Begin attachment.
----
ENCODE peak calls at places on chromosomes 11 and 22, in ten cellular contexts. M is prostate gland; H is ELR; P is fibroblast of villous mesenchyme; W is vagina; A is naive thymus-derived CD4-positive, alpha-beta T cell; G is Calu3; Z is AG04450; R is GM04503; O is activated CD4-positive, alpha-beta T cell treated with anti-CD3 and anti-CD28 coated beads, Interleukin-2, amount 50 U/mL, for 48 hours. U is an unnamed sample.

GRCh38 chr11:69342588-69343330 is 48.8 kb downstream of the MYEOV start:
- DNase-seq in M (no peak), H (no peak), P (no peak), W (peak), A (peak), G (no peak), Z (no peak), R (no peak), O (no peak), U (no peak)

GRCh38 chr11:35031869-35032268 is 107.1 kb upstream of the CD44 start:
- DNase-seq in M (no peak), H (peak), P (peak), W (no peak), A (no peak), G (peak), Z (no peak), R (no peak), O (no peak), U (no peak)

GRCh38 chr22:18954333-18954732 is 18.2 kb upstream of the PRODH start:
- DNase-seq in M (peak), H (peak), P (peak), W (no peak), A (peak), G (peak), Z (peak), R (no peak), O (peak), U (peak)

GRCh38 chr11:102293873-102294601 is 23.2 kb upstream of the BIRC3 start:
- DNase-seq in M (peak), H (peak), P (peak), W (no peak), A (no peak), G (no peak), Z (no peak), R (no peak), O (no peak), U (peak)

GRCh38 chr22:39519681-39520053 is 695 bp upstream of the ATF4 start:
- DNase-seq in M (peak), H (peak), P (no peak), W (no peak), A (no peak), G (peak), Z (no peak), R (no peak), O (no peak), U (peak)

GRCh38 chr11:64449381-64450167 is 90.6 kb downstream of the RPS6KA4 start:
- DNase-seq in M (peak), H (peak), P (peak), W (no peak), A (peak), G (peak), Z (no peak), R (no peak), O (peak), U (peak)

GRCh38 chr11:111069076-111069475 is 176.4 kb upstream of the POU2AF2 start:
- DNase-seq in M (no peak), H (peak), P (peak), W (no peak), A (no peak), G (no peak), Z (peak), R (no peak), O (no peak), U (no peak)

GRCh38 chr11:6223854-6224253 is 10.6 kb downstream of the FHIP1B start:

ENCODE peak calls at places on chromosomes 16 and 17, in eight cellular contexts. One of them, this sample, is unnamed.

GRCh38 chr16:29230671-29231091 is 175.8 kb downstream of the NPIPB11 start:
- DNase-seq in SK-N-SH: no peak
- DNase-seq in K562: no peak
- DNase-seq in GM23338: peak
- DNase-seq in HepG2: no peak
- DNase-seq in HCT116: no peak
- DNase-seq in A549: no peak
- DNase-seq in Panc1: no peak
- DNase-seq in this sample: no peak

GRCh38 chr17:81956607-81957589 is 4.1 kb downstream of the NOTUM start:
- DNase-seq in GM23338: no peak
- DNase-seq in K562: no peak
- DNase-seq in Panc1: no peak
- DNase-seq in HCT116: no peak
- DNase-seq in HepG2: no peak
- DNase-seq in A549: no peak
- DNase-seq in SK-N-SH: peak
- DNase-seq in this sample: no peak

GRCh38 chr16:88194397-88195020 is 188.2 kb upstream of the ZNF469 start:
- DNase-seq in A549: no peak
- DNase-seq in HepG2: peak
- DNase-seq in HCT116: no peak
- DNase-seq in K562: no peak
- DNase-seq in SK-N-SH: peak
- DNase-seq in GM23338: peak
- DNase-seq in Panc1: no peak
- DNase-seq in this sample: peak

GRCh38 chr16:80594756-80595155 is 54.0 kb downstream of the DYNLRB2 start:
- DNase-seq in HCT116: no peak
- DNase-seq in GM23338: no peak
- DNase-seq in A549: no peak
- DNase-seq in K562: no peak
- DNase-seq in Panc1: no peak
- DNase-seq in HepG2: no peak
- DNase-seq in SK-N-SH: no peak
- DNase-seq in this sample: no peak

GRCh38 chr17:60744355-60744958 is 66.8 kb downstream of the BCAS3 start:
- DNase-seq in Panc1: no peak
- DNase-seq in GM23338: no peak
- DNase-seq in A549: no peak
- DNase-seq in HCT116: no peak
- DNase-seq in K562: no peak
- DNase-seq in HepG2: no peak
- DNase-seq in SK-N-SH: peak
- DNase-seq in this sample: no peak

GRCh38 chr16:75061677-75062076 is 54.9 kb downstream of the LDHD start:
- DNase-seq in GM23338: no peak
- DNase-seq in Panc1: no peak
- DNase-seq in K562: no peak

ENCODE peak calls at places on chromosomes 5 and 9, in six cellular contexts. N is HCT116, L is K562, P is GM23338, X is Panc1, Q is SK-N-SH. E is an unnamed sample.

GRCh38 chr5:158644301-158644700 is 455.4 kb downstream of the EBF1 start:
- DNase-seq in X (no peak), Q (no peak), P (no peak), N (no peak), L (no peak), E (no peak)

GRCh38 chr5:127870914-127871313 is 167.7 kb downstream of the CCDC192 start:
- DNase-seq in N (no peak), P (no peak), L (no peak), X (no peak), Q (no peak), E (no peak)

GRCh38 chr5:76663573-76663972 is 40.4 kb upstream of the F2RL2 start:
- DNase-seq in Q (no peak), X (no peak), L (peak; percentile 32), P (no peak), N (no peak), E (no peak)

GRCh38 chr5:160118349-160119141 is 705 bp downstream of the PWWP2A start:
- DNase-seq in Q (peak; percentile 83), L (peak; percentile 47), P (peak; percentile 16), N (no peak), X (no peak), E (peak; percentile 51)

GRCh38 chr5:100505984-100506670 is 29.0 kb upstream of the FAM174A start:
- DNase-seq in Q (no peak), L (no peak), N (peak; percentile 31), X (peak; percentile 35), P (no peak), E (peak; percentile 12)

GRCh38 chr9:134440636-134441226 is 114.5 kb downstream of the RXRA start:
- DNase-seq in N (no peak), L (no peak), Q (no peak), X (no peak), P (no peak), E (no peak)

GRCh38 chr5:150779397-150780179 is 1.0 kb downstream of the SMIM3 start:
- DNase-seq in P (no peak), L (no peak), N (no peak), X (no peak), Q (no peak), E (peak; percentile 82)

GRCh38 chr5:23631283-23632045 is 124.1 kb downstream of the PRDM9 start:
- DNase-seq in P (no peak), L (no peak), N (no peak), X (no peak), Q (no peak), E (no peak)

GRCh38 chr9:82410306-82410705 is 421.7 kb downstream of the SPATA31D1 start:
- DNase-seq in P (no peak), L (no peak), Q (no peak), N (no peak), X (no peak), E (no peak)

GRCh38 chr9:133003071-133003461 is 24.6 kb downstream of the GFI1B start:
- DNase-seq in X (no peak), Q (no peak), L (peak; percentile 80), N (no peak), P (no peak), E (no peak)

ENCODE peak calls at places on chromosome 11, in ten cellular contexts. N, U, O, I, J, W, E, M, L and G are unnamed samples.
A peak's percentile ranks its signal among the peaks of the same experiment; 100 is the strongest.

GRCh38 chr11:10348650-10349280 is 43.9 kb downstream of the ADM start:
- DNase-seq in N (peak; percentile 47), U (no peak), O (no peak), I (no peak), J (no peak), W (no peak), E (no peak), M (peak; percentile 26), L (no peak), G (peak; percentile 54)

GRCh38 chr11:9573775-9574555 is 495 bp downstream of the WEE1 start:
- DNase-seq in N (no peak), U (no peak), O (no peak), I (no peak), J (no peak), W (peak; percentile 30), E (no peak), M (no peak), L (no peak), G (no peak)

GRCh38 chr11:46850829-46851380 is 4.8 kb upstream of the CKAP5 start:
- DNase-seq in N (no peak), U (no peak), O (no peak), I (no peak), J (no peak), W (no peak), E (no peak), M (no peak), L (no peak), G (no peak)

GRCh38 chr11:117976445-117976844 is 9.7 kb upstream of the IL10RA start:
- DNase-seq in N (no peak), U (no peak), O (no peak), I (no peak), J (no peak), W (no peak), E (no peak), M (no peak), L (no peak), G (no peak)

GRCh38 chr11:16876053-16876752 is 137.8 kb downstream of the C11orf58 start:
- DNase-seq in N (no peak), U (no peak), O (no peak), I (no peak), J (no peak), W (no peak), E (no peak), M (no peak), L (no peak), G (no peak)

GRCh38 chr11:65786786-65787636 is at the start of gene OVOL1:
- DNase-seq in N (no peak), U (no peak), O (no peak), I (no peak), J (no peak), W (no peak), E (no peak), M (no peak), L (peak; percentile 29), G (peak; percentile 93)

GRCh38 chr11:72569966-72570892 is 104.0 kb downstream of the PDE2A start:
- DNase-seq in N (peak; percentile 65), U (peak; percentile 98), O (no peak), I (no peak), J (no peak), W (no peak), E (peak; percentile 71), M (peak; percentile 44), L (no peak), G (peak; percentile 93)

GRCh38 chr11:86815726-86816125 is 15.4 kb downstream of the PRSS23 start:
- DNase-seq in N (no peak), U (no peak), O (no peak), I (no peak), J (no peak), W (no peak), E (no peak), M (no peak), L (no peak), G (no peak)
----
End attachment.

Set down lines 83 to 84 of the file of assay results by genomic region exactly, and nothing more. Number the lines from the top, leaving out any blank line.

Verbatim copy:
- DNase-seq in P (no peak), L (no peak), N (no peak), X (no peak), Q (no peak), E (no peak)

GRCh38 chr9:82410306-82410705 is 421.7 kb downstream of the SPATA31D1 start: